Step 5: Advanced Prognosis (Internal Solution): The Privilege of Believing in Jesus Is Given to Us
That harvest of Jesus’ righteousness is promised to us, so that all may confess that Jesus Christ is Lord (Phil. 2:11). To confess Jesus is Lord is to trust Jesus to be our righteousness, that he owns us, not the law, not demands, not expectations, not the need to impress or to be better than others or to make one’s race or creed or color supreme over others. No, Jesus is above all other names, whether the name is racism or nationalism or sexism or sports or entertainment or inequality of wealth and income. Whatever we depend on for our righteousness is to bend its knee at the name of Jesus.

Step 6: Final Prognosis (External Solution): There May Be a Disagreement, But We Offer Jesus’ Way to Be Righteous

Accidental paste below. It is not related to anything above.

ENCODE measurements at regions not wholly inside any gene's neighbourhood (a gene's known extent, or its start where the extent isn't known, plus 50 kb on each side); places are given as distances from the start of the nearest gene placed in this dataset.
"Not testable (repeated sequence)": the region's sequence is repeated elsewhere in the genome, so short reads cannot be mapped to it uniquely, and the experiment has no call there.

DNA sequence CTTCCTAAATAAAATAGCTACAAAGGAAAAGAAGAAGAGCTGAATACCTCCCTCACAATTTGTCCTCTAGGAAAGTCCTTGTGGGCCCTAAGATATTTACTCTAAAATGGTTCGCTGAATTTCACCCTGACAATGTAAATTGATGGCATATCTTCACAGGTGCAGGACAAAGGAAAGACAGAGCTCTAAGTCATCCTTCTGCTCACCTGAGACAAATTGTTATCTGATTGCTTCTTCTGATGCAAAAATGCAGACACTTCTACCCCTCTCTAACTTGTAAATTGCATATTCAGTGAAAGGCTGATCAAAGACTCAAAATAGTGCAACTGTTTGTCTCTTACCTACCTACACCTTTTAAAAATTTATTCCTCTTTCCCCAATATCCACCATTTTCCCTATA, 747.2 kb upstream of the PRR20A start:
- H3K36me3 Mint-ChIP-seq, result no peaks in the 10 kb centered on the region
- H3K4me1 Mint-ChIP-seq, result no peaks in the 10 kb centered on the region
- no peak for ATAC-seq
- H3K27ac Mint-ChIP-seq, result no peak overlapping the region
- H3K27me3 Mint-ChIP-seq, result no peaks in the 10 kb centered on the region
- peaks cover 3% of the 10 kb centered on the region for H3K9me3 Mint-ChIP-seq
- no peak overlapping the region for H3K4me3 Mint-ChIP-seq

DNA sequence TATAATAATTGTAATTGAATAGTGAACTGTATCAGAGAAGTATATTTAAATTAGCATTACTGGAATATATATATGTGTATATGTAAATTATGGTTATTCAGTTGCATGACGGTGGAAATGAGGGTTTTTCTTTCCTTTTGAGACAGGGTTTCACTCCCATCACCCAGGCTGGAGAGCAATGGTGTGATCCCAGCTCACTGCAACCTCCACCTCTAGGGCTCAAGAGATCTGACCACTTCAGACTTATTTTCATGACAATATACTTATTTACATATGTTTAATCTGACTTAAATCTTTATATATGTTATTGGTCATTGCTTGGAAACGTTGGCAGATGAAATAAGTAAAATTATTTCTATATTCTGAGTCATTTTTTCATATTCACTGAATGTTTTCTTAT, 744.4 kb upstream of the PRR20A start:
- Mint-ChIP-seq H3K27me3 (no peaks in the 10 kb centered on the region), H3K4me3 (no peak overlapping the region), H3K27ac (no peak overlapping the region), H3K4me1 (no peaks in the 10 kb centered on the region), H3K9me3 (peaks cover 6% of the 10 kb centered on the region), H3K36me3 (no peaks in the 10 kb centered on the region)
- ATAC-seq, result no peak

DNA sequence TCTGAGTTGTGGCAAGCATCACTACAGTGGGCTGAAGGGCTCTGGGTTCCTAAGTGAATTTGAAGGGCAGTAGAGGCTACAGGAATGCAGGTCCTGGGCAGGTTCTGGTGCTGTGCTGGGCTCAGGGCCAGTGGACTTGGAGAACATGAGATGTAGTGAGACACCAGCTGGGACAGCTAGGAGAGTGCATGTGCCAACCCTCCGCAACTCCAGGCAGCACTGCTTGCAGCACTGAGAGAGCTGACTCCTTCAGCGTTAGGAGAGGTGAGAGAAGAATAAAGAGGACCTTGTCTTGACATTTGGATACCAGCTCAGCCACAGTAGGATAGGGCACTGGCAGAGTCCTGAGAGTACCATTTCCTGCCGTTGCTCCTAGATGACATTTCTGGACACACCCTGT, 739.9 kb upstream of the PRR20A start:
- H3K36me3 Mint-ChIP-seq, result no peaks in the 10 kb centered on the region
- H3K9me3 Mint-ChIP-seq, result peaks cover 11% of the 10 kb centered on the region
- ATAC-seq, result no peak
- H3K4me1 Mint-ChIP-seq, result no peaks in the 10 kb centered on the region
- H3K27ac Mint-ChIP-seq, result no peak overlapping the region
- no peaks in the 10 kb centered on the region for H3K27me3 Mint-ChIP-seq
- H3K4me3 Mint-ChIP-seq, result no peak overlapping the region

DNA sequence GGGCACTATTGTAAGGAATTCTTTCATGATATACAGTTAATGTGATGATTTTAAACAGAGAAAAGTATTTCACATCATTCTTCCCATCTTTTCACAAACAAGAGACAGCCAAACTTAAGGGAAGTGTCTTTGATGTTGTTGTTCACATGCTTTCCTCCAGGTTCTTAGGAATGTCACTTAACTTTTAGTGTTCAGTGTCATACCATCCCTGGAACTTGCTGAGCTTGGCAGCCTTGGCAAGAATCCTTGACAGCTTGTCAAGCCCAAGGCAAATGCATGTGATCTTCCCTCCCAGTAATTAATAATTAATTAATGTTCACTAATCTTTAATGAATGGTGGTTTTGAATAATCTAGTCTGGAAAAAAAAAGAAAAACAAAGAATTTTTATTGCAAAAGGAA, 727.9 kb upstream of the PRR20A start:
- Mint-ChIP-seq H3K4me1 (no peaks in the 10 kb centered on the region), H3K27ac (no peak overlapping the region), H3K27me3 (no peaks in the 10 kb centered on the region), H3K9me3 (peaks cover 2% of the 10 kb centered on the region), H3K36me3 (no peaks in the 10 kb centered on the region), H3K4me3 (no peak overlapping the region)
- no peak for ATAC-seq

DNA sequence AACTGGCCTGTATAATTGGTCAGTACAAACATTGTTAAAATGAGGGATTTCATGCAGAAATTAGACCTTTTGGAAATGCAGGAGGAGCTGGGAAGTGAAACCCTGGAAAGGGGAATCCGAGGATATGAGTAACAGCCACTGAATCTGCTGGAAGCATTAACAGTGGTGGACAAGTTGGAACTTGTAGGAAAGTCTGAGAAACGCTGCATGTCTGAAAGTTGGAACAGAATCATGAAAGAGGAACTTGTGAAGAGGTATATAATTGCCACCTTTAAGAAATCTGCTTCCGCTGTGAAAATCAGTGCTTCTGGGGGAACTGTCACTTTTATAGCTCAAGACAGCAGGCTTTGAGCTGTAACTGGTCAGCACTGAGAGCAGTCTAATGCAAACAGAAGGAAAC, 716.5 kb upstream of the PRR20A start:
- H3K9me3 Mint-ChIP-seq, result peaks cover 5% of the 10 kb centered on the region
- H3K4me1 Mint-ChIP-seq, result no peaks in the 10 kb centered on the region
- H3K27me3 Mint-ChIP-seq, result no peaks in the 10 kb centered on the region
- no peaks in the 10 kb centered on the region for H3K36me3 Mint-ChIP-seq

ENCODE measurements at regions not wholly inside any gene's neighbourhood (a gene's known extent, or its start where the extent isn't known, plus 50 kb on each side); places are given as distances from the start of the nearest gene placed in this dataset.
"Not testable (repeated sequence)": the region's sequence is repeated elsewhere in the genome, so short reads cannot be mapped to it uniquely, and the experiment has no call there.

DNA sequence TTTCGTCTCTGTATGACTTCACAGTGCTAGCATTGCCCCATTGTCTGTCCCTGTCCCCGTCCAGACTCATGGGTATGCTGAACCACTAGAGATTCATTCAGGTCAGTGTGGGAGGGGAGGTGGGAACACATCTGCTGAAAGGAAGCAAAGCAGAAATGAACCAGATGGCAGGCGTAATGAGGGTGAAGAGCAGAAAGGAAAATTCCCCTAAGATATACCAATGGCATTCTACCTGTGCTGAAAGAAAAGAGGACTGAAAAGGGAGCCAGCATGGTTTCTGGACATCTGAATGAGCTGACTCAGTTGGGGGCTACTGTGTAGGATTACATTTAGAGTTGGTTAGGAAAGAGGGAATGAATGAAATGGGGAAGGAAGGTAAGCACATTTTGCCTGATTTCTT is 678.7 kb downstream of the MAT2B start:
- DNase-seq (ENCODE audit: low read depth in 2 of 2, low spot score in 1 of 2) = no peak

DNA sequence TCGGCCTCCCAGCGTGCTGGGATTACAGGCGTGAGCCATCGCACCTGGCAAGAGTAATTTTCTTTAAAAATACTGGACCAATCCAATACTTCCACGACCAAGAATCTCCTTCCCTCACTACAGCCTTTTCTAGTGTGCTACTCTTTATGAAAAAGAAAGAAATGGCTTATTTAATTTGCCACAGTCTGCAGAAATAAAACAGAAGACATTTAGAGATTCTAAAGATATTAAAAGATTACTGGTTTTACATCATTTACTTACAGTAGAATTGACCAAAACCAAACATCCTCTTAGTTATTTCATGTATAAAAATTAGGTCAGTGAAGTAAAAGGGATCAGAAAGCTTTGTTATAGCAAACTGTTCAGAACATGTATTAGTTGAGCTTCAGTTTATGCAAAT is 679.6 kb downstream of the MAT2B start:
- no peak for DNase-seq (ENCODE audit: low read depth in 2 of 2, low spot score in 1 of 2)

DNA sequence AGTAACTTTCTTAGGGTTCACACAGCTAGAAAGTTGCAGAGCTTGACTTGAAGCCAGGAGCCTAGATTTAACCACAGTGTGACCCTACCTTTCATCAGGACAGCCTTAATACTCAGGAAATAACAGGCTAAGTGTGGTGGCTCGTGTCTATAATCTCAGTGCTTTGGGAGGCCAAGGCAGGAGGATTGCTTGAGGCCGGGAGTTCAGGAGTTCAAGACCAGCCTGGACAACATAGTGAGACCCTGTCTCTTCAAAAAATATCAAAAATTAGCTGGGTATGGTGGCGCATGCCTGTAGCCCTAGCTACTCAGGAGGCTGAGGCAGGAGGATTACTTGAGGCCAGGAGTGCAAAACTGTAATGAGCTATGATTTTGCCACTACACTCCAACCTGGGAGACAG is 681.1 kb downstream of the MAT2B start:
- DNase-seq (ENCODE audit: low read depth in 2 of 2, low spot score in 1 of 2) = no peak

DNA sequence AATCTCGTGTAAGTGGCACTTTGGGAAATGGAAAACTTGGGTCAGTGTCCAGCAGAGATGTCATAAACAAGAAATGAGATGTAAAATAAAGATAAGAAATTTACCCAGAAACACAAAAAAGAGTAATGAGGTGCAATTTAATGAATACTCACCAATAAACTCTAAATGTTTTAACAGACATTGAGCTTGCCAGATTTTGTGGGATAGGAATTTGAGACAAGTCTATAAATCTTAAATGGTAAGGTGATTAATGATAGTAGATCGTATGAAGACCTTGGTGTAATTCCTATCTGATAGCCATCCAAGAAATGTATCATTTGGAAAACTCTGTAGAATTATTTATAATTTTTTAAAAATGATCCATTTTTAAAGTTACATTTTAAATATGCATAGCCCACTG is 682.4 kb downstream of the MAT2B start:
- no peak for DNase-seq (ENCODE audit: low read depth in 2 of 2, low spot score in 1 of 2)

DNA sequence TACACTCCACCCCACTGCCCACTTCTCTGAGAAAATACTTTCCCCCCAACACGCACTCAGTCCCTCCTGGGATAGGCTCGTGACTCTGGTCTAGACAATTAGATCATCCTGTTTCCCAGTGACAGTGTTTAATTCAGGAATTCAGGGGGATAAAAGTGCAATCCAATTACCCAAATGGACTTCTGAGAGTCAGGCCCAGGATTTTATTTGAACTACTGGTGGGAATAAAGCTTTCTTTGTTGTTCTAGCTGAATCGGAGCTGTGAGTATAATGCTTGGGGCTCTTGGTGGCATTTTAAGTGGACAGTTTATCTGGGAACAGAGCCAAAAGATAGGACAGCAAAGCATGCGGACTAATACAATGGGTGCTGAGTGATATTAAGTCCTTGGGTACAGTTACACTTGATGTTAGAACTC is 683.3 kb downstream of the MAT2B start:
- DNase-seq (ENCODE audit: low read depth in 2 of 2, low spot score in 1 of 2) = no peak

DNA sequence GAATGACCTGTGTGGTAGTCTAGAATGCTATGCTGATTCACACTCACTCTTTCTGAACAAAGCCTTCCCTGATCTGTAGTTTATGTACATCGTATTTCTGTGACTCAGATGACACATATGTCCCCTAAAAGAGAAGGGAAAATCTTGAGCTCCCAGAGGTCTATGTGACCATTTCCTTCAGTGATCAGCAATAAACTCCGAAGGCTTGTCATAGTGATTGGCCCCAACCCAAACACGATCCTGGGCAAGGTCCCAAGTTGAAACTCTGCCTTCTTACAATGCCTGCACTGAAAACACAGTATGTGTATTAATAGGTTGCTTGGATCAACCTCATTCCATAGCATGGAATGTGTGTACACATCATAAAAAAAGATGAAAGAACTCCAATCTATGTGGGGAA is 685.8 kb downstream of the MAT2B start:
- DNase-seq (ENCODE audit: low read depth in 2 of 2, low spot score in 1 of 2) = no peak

That is the struggle, to bend the knee to Jesus instead of to other more glorious ways. Paul’s struggle was being hard pressed between his desire to depart and be with Christ or to remain in the flesh. For him, to die was gain, but living was to be in Christ, that is, trusting him for righteousness in the face of all the people who trusted in other ways of righteousness that certainly look more easy and fun than the way of Jesus on a cross as our righteousness. That is why he urged the Philippians to live in Christ. The Philippians had the same struggle as Paul did—whether to live in Christ or to die and gain the harvest of righteousness. Paul exhorted the Philippians to trust Jesus, to live their lives in a manner worthy of the gospel of Christ, not worthy of glory or power or supremacy or winning. They were to strive side by side with one mind for the faith of the gospel (Phil. 1:25) and not be intimidated by their opponents, that is, who trust the law, who trust in doing what is commanded by God, yet totally forgetting the command to trust God more than anything else. To trust in Jesus is a privilege granted to them by God the Father, for he wants Jesus his son to be honored, and not have Jesus’ death go to waste and be for nothing. To trust in Jesus means to suffer for him as well (no promise of prosperity here as some falsely preach their other gospel). We suffer not only the struggle of whether to live in Christ or die, not only the struggle of feeling the law say we have to be good even though we are not, but the struggle of daring to speak the word of God to others with greater boldness and without fear (Phil. 1:14).